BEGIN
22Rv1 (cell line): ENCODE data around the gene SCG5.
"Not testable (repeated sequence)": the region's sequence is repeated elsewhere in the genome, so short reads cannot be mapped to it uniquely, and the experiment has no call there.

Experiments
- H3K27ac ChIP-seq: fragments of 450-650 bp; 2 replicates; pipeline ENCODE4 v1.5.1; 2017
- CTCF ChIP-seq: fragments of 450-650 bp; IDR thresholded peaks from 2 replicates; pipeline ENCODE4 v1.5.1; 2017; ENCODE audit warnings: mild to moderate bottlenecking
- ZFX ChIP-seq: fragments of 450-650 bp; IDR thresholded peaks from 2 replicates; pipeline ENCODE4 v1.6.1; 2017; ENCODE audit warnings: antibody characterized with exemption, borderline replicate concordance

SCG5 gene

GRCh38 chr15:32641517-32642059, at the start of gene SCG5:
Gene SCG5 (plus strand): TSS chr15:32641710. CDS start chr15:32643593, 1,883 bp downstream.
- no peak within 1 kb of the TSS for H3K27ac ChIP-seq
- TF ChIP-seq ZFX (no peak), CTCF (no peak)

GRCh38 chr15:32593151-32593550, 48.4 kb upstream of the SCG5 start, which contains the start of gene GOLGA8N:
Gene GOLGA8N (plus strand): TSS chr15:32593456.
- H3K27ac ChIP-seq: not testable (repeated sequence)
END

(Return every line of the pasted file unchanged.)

22Rv1 (cell line): ENCODE data around the gene SCG5.
"Not testable (repeated sequence)": the region's sequence is repeated elsewhere in the genome, so short reads cannot be mapped to it uniquely, and the experiment has no call there.

Experiments
- H3K27ac ChIP-seq: fragments of 450-650 bp; 2 replicates; pipeline ENCODE4 v1.5.1; 2017
- CTCF ChIP-seq: fragments of 450-650 bp; IDR thresholded peaks from 2 replicates; pipeline ENCODE4 v1.5.1; 2017; ENCODE audit warnings: mild to moderate bottlenecking
- ZFX ChIP-seq: fragments of 450-650 bp; IDR thresholded peaks from 2 replicates; pipeline ENCODE4 v1.6.1; 2017; ENCODE audit warnings: antibody characterized with exemption, borderline replicate concordance

SCG5 gene

GRCh38 chr15:32641517-32642059, at the start of gene SCG5:
Gene SCG5 (plus strand): TSS chr15:32641710. CDS start chr15:32643593, 1,883 bp downstream.
- no peak within 1 kb of the TSS for H3K27ac ChIP-seq
- TF ChIP-seq ZFX (no peak), CTCF (no peak)

GRCh38 chr15:32593151-32593550, 48.4 kb upstream of the SCG5 start, which contains the start of gene GOLGA8N:
Gene GOLGA8N (plus strand): TSS chr15:32593456.
- H3K27ac ChIP-seq: not testable (repeated sequence)